A change is in order
When taxpayer money is being spent, is it really too much to ask that an independent oversight mechanism be established? If you listen in on recent meetings of the Clark County School District Bond Oversight Committee (BOC), you might think so.
The committee is, according to the school district, an independent body appointed by CCSD trustees. Some committee members are residents of the different trustees' districts. Others are appointed because of their areas of expertise: architecture/engineering, financial management, land development, public works administration, labor, construction law and construction. One represents the CCSD superintendent's office.
According to district bylaws and its website, "the committee provides financial, bond, and investment oversight of the district's capital improvement program to ensure accountability to the public."
But just what does that entail? At recent BOC meetings, that's been the hot-topic discussion.
Committee members believe that their obligation to provide financial oversight and ensure accountability to the public encompasses review of change-order expenditures.
However, Carolyn Edwards, a trustee and the board's liaison, disagrees. She says the BOC's role, according to bylaws, is to "evaluate procedures and make recommendations regarding the change order process."
That, according to Edwards, means that actually reviewing change orders is not within the purview of the BOC — or even the board of trustees, for that matter.
During last week's ad hoc committee discussion, Edwards told committee members that it emphatically was not the BOC's role to review change orders. She said the committee should simply review the district's change-order process, identify what about it makes them uncomfortable and then simply inform the board.
The committee's pointed response was that it already has seen the process, found it inadequate and believed that the BOC itself was a logical group to review the change orders.
Concerned that no one outside CCSD staff is looking at change orders, the bond oversight committee stood firm. Committee member Frank Hawkins expressed his conviction that the money belongs to taxpayers and someone with public accountability needs to be monitoring the spending. And if the elected board members don't want to do it, then the BOC or a third-party consultant hired through the committee should do it.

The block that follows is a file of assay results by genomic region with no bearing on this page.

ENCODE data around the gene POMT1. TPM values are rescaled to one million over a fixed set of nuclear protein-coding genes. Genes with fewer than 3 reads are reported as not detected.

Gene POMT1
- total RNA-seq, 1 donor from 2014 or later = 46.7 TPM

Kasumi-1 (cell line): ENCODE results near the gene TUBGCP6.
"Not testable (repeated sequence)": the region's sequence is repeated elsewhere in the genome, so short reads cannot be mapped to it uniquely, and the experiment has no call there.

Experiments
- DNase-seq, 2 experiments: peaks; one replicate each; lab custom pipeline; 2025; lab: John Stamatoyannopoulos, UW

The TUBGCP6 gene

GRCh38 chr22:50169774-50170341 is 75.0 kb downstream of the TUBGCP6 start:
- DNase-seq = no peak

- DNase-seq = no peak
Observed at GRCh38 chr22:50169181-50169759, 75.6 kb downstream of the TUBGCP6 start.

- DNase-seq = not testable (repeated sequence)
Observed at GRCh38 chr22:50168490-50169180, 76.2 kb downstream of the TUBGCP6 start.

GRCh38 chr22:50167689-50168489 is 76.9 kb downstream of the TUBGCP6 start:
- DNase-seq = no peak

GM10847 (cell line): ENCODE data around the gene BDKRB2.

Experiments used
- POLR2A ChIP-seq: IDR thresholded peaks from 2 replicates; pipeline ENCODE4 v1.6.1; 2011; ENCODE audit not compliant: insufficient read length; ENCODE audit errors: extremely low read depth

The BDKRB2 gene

For some time now, members of the public have risen at school board meetings and called for more transparency regarding bond expenditures. Citizens and contractors alike have raised questions regarding the validity, necessity and scope of certain change orders. At the bond oversight committee, those concerns have not fallen on deaf ears.
Committee members have persistently pursued answers to the hard questions, and they continue to seek accountability from school district staff. However, the BOC's desires to establish safeguards and accountability for public money in the CCSD are facing a stalemate. The committee can only act within the parameters laid out by the board of trustees. And, if the trustees don't agree that the BOC should oversee the change orders, then the BOC won't be overseeing the change orders.
Currently, under the district's procedures, it is employees from the facilities division alone who review and process the change orders, which are legally binding contracts changing (usually expanding) work to be done and the remuneration the contractor is to receive. The trustees have authorized the district's associate superintendent for facilities to approve all change orders for projects. Only when change orders cumulatively exceed 103 percent of the original contract amount must the board of trustees ratify future change orders.
Those change orders then come before the board as consent items on board agendas. However, at no time does the board actually get into the details and review a change-order invoice or its supporting documents. Indeed, during last week's BOC discussion, Edwards explained that the board depends upon the district's change-order process and district staff to review the change orders. She said that under the board's governance model, it is not the role of the trustees to review change orders.
It is that very lack of accountability, candidly expressed by Edwards, which the professionals on the bond oversight committee want to rectify. The change-order review process they advocate would make sure that the public purse is protected.
"We have time to take a look in the rear-view mirror … and change the bad things," says Hawkins.
The CCSD board of trustees should close the change-order loophole. They should opt for transparency and accountability, and recognize their responsibility to the taxpaying public.
Karen Gray is an education researcher at the Nevada Policy Research Institute.